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Your Adversities Are Your Advantages

Winston Churchill was born into a noble family at the turn of the 20th century. His mother was an American and this led to him being considered "less" of a noble by his peers and their parents. While of noble decent on his father's side, he was far from a trust fund baby because his family was often living "paycheck to paycheck". His parents did not have time for him and he was raised by a variety of nannies and boarding schools. Young Churchill was often ill and unable to compete in sports as a result. He was also labeled as being "learning disabled" which led to his receiving less than stellar grades further creating division with his father. He ultimately failed out of his high school and never made it to college.

Young Winston certainly had many reasons to take pity on himself as some might have considered him uneducated, anti-social and unloved. However, it was these particular set backs which provided hum the fuel to grow into the history changing leader who single handily saved western civilization from world tyranny. As the old saying goes, Winston turned "lemons into lemonade".

Like young Winston, most young people who are raised in the United States are extremely privileged. Most have a roof over their head, they are not wondering where their next meal is coming from and, if ill or injured, have access to first world medical care. In most ways, the opportunities youth have today in America far exceed those of young Winston. While he was afforded many privileges in his day, those privileges pale in comparison to what even the poorest among us have access to today. So, count yourself blessed!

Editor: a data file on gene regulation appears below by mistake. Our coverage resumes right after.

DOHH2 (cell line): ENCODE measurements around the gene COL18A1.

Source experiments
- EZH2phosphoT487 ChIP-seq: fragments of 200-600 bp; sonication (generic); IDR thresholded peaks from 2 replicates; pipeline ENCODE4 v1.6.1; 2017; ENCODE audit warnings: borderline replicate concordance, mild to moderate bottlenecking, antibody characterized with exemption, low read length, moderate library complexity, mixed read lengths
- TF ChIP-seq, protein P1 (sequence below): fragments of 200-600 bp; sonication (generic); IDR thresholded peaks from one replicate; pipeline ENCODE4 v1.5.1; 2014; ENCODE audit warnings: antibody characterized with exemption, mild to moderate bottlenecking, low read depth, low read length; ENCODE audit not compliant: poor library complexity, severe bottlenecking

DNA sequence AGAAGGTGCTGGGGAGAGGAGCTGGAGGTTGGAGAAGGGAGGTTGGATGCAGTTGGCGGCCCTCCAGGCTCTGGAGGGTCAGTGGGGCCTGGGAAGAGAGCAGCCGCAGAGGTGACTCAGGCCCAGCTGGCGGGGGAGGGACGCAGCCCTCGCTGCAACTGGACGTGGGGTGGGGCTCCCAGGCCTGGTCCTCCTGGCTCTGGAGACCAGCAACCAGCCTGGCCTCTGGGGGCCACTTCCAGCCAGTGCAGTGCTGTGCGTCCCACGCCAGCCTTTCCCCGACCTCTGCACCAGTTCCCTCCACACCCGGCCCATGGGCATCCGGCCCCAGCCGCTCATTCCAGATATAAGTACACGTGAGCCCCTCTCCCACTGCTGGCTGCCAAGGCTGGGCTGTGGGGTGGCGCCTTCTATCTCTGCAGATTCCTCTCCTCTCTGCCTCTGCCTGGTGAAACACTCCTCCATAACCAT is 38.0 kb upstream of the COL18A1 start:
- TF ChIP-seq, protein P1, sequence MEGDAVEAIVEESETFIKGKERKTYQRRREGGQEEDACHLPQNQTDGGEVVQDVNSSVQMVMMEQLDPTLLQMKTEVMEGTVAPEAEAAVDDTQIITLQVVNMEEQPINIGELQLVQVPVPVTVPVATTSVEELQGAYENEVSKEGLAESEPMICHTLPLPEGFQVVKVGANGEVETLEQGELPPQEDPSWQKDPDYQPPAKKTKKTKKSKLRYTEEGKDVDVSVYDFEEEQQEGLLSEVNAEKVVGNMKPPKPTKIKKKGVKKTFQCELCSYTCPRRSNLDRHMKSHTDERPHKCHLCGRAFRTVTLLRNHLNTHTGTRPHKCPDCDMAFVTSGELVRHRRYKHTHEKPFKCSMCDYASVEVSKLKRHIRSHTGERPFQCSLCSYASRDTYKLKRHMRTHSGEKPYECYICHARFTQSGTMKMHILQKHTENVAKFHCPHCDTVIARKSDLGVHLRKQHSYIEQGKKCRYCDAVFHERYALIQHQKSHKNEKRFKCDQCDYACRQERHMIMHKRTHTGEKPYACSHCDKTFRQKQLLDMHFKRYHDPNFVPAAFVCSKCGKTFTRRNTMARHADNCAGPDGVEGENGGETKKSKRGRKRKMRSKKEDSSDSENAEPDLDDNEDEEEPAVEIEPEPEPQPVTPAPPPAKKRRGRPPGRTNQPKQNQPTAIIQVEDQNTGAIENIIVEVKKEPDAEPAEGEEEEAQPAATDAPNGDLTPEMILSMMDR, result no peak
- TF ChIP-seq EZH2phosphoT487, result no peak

This is not to diminish other adversities. Single parent families at an all time high, prevalent drug and substance dependency along with high incarceration rates, out of wedlock births and a high abortion rate are just a few of the adversities facing young people. There will never be a lack of adversity and there will always be inequality as to those who are affected. No matter the difficulties placed in your path they should become the fuel to your success. As a matter of fact, they are necessary for your success.

As athletes, we are all familiar with how to build muscle. One must first tear the muscle, put it under enormous amounts of strain so that through the healing process it gets stronger. One does not get stronger without the aforementioned adversity. The same is true with all other aspects of life. If you want to get better, you need to risk failure and risking failure you will fail. These failures are what allow us to grow. We learn from our mistakes both on and off the field of play. I often tell my players that if you are not living on the edge (risking failure) then you are taking up space. If you want to be a better athlete then embrace the adversity. Learn to call it "Good". Make it the catalyst for achievement and you will find yourself on higher ground.


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